State Services Commissioner Peter Hughes apologises to former diplomats Derek Leask and Nigel Fyfe
State Services Commissioner Peter Hughes has apologised to former senior diplomats Derek Leask and Nigel Fyfe after they were "unfairly" singled out in an investigation.
The apology comes after issues identified by the Ombudsman relating to the Investigation into the Possible Unauthorised Disclosure of Information Relating to the Ministry of Foreign Affairs and Trade and the Investigator's final report.
While the report didn't name the two men they were subsequently publicly identified and were the subject of significant criticism despite evidence the leak in question originated from within the state Services Commission itself.
Following a complaint by Leask, the Ombudsman found the SSC acted unreasonably in relation to Leask and identified numerous deficiencies in the investigation process and in the publication of the final report and in the criticisms it contained of Leask.
The Ombudsman made five recommendations including a public apology and the payment of compensation.
Hughes says the same recommendations would also be applied to Fyfe.
He "unreservedly apologised" to both men and recognised they were treated "unfairly and that this caused significant stress to both them and their families".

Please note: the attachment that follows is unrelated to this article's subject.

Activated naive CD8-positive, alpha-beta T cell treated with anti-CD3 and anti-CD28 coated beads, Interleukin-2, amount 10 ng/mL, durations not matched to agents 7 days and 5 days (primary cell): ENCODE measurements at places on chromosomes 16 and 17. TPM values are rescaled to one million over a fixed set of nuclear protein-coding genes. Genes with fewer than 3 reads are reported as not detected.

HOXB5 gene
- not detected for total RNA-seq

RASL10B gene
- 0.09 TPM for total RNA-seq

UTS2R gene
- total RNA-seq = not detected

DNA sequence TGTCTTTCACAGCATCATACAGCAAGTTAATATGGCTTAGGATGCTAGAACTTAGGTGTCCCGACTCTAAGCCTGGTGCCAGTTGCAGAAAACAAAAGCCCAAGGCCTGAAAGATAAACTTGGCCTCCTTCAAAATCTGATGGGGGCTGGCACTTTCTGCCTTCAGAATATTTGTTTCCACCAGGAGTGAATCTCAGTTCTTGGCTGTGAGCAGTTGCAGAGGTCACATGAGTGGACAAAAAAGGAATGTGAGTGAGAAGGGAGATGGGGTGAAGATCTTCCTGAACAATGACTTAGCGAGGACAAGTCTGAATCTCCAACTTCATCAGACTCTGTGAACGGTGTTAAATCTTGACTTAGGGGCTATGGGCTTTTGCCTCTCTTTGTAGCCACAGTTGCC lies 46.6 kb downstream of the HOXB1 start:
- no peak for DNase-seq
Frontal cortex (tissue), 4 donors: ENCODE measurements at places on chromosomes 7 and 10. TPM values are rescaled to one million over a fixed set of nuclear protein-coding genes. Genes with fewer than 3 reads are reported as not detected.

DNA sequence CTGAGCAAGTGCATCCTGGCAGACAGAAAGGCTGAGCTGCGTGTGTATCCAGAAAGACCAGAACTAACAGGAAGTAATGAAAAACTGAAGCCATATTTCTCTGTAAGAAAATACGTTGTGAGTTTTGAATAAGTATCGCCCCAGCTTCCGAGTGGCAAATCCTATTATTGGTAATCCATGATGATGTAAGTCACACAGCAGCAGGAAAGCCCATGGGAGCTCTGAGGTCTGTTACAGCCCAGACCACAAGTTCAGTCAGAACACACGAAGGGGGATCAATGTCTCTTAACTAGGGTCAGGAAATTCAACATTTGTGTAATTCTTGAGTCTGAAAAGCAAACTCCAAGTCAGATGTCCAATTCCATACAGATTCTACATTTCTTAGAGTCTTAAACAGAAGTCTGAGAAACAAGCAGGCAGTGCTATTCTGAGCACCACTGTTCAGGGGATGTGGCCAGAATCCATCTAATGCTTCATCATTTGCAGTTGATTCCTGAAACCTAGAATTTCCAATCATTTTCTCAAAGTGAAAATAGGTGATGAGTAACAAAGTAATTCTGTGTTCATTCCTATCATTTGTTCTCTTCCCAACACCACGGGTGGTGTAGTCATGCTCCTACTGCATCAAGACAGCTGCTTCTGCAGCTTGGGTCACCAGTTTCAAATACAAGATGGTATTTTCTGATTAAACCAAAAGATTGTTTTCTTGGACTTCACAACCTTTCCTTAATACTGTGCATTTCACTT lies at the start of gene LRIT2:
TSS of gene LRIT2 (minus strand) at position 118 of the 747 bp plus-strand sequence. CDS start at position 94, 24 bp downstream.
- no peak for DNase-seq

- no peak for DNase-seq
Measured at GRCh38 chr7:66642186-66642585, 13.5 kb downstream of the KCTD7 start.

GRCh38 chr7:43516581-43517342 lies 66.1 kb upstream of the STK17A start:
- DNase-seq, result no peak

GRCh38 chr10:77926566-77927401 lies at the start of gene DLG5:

Hughes has apologised to them in person and a settlement has been agreed with both men, including compensation and the refund of legal expenses.
The amount will remain confidential.
The Ombudsman's five recommendations:
- a public apology for the issues identified in the investigation and the publication of its report
- a requirement that those accessing the report are made aware of the Ombudsman's findings
- the payment of Leask's legal fees and other costs
- consultations aimed at determining appropriate compensation for the harm done to Leask's reputation
- a review of SSC guidance for any future such investigations
Hughes said the process had been very complicated, which is why it has taken so long to apologise.
"It's complicated, it's taken some time to work through".
Hughes said through the course of the investigation certain behaviours were identified that "give me cause for concern".
It's "never acceptable to leak official information," he added. "I will have zero tolerance for this sort of behaviour".
He said Dame Paula Rebstock, who led the investigation that was found to be lacking, is a person with "immense talent" and Hughes said he would still use her in the future despite the criticisms of her handling of the investigation.
Hughes decided on the amount of compensation on the advice of the Solicitor-General.
"I'm satisfied we've fully implemented the Ombudsman's recommendations" and gone some way to meeting the expectations of Leask and Fyfe, he said.
At this point it is still unknown who was responsible for the original leak.
"Leaking information is never an acceptable way to raise concerns - the ends do not justify the means," he said.